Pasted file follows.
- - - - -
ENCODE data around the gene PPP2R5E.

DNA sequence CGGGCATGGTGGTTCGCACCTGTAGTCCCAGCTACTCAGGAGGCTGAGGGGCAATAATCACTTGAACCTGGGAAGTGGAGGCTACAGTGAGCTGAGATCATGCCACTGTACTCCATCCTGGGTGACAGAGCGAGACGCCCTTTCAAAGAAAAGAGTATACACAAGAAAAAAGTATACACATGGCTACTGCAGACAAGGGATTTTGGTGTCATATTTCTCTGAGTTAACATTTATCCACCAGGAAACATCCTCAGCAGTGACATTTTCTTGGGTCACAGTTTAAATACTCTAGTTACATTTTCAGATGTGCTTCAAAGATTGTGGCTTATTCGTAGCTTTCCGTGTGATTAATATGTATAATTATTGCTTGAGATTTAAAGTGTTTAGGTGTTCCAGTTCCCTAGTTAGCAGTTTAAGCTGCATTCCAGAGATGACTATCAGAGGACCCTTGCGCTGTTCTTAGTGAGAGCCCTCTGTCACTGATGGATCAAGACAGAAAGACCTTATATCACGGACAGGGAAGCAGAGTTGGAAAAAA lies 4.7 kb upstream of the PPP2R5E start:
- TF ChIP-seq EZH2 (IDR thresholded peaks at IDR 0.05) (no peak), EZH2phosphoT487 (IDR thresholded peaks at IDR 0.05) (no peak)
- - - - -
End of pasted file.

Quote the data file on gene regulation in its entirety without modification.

ENCODE data around the gene PPP2R5E.

DNA sequence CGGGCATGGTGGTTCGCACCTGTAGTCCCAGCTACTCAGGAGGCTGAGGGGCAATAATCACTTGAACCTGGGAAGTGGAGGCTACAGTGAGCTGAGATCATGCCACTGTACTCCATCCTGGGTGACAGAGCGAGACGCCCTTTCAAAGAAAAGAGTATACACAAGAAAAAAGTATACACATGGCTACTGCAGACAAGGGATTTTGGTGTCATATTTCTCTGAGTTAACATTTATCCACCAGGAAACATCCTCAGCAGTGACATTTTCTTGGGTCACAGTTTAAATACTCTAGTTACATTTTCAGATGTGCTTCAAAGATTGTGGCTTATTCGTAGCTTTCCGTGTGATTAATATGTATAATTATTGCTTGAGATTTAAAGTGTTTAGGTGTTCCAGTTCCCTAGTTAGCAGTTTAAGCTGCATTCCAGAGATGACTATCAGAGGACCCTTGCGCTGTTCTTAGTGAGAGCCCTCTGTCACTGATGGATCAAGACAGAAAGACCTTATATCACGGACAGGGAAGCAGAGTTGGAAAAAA lies 4.7 kb upstream of the PPP2R5E start:
- TF ChIP-seq EZH2 (IDR thresholded peaks at IDR 0.05) (no peak), EZH2phosphoT487 (IDR thresholded peaks at IDR 0.05) (no peak)